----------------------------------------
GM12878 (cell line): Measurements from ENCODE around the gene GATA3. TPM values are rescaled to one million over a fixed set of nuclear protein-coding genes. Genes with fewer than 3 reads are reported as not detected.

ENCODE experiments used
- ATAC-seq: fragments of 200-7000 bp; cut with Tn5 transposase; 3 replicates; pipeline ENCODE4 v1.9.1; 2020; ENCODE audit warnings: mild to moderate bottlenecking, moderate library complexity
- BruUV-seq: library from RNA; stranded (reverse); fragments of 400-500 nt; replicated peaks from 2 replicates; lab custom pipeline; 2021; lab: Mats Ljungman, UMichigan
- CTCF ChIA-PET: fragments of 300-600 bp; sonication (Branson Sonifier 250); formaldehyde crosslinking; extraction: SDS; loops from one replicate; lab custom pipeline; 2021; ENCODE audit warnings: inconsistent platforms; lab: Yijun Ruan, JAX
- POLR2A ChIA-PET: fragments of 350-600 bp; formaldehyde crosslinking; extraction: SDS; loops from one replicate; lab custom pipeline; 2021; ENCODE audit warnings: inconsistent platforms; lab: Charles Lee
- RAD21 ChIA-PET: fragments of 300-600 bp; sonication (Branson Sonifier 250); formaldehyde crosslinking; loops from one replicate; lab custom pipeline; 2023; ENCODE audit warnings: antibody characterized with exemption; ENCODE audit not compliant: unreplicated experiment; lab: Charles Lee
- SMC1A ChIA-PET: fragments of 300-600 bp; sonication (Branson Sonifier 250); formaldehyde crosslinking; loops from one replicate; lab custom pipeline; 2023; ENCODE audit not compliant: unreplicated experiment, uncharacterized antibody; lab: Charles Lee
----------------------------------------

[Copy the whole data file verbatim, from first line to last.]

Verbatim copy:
GM12878 (cell line): Measurements from ENCODE around the gene GATA3. TPM values are rescaled to one million over a fixed set of nuclear protein-coding genes. Genes with fewer than 3 reads are reported as not detected.

ENCODE experiments used
- ATAC-seq: fragments of 200-7000 bp; cut with Tn5 transposase; 3 replicates; pipeline ENCODE4 v1.9.1; 2020; ENCODE audit warnings: mild to moderate bottlenecking, moderate library complexity
- BruUV-seq: library from RNA; stranded (reverse); fragments of 400-500 nt; replicated peaks from 2 replicates; lab custom pipeline; 2021; lab: Mats Ljungman, UMichigan
- CTCF ChIA-PET: fragments of 300-600 bp; sonication (Branson Sonifier 250); formaldehyde crosslinking; extraction: SDS; loops from one replicate; lab custom pipeline; 2021; ENCODE audit warnings: inconsistent platforms; lab: Yijun Ruan, JAX
- POLR2A ChIA-PET: fragments of 350-600 bp; formaldehyde crosslinking; extraction: SDS; loops from one replicate; lab custom pipeline; 2021; ENCODE audit warnings: inconsistent platforms; lab: Charles Lee
- RAD21 ChIA-PET: fragments of 300-600 bp; sonication (Branson Sonifier 250); formaldehyde crosslinking; loops from one replicate; lab custom pipeline; 2023; ENCODE audit warnings: antibody characterized with exemption; ENCODE audit not compliant: unreplicated experiment; lab: Charles Lee
- SMC1A ChIA-PET: fragments of 300-600 bp; sonication (Branson Sonifier 250); formaldehyde crosslinking; loops from one replicate; lab custom pipeline; 2023; ENCODE audit not compliant: unreplicated experiment, uncharacterized antibody; lab: Charles Lee